Saturday, December 12, 2009

Sailor Mouth Saturday: Fly

Fly is a word that the language of sailing cannot get enough of. Born of the Anglo-Saxon verb fleogan and updated in Middle English to flyen, the modern word may have a hundred uses by land but by sea it must have a thousand.

There is the fly, that arrow known as a compass card in land-based parlance that sits on the pin above the magnetic-needle in a compass and points the way north. Then there's the fly-away, a sea going mirage of land also known as Dutchman's cape in reference to the Flying Dutchman. We fly flags thanks to naval language which spoke originally of the fly of the flag meaning it's side to side length. Up and down was the hoist. Note that you can also hoist a flag. Thanks, sailors.

In reference to a ship she may be flying light, meaning that she is unburdened in the way of cargo, provisions or water. This may sound like a boon to fast sailing but in fact a sparsely laden ship is prone to "crank" or lean precariously to one side increasing the risk of capsizing. On the other hand she may be a flyer, a ship that can hurry along before the wind faster than any other. The original American clipper ship (like the beautiful Cuttysark above in a painting from the Hutton Archive) was referred to simply as a flyer.

Virtually every type of sail has it's smaller, higher "flying" version. Looking at Cuttysark you see flying jibs (the smaller of the fore and aft sails at her bowsprit). These, by the way, are attached to the flying jib-boom which is a spare attached to the bowsprit to elongate it. On her fore the top two and on her main the top three sails would be collectively referred to as flying kites. This term encompasses all very high sails, ordinarily set out only in the best weather, such as royals, skysails and cloud scrapers. Imagine setting those puppies. Away aloft!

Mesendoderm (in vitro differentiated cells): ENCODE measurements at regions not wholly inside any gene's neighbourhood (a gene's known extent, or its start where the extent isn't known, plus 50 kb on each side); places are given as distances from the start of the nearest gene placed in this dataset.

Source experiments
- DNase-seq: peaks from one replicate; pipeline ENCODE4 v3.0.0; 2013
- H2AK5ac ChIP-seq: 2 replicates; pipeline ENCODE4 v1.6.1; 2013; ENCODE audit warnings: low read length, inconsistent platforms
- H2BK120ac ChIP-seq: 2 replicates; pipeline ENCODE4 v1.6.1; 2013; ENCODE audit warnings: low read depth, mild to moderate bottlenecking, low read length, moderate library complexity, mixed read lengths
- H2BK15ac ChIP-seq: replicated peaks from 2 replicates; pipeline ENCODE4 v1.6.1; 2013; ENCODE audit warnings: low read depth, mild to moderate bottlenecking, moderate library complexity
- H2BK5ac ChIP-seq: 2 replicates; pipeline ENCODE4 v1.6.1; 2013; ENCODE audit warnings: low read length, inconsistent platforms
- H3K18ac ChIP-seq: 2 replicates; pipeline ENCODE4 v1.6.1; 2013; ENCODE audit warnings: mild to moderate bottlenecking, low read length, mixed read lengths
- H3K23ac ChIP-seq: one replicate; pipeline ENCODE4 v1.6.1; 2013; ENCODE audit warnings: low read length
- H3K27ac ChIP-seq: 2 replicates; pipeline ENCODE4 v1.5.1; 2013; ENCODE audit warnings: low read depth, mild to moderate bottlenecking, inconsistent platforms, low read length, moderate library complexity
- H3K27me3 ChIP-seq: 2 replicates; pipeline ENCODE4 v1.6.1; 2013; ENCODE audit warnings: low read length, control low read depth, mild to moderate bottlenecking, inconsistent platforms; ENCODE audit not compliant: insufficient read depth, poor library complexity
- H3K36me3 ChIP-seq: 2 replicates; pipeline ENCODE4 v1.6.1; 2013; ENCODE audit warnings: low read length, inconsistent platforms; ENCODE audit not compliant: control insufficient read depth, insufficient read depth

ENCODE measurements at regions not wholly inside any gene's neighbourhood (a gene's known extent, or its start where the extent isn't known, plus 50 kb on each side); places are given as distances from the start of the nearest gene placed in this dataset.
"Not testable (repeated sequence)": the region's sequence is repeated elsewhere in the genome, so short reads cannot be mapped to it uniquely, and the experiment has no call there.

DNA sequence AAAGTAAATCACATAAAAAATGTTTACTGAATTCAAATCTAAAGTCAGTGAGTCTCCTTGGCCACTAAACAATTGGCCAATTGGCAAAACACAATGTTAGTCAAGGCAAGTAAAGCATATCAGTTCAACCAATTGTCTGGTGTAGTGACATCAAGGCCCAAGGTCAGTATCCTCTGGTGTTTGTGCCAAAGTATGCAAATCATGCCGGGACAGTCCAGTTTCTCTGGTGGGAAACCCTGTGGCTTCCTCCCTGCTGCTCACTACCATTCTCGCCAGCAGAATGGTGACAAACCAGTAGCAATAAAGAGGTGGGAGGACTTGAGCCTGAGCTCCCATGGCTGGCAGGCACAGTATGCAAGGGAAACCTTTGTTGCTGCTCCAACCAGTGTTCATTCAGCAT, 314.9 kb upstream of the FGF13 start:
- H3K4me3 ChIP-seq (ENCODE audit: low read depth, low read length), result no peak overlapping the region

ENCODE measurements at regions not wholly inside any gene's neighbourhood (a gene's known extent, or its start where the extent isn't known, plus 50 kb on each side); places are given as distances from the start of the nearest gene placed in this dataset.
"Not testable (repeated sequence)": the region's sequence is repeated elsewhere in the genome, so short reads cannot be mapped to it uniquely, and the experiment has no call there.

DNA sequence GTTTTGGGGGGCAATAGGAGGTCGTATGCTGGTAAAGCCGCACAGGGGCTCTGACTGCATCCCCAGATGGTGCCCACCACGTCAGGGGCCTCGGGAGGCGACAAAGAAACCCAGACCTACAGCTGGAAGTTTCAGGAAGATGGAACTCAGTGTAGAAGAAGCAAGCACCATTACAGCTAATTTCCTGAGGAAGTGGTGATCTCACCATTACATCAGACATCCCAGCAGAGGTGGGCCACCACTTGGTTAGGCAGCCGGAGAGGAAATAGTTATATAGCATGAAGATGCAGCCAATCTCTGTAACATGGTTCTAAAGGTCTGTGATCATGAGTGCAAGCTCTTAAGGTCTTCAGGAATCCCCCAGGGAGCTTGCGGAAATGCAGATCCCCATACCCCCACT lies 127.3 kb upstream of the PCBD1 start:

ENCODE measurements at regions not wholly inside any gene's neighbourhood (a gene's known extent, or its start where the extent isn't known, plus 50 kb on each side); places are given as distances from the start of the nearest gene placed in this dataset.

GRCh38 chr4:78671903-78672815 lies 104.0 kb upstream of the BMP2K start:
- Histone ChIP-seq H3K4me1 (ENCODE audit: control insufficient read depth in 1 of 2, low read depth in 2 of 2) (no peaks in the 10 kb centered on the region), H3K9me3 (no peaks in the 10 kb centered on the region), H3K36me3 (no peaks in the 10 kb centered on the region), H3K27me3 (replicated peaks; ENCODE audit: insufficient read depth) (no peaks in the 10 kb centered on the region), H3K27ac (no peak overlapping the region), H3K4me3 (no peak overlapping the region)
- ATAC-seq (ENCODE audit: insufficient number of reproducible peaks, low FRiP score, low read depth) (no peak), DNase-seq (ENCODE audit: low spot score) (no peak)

And then there was the fly-by-night, a square studdingsail set on a fore and aft rigged schooner when the wind was favorable and at night. Flying such sails in darkness was very unusual and indicated a need to get to - or run away from - something at all cost. Thus our modern term fly-by-night for something or someone decidedly untrustworthy.

Finally in football news, Navy over Army 17 to 3. Non sibi sed patriae (Not self but country). Huzzah for the navy blue and gold!


Timmy! said...

Ahoy, Pauline! Thankee for another informative post, Pirate Queen. And for sharing the beautiful painting of the Cuttysark. And finally congratulations to our fine midshipmen for their 8th strait victory over Army... "Navy, America's global force for good." Amen to that.

Pauline said...

Ahoy, Timmy! Amen again.